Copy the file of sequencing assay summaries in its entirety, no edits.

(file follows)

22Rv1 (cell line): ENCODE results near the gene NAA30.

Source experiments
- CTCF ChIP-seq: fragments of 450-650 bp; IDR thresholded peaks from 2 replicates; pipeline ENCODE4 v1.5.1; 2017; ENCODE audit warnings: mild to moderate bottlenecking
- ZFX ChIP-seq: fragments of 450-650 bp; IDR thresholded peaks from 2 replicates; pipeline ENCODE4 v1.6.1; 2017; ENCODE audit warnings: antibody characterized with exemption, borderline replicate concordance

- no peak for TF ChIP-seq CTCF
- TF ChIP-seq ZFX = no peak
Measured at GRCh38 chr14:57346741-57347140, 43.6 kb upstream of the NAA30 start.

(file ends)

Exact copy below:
22Rv1 (cell line): ENCODE results near the gene NAA30.

Source experiments
- CTCF ChIP-seq: fragments of 450-650 bp; IDR thresholded peaks from 2 replicates; pipeline ENCODE4 v1.5.1; 2017; ENCODE audit warnings: mild to moderate bottlenecking
- ZFX ChIP-seq: fragments of 450-650 bp; IDR thresholded peaks from 2 replicates; pipeline ENCODE4 v1.6.1; 2017; ENCODE audit warnings: antibody characterized with exemption, borderline replicate concordance

- no peak for TF ChIP-seq CTCF
- TF ChIP-seq ZFX = no peak
Measured at GRCh38 chr14:57346741-57347140, 43.6 kb upstream of the NAA30 start.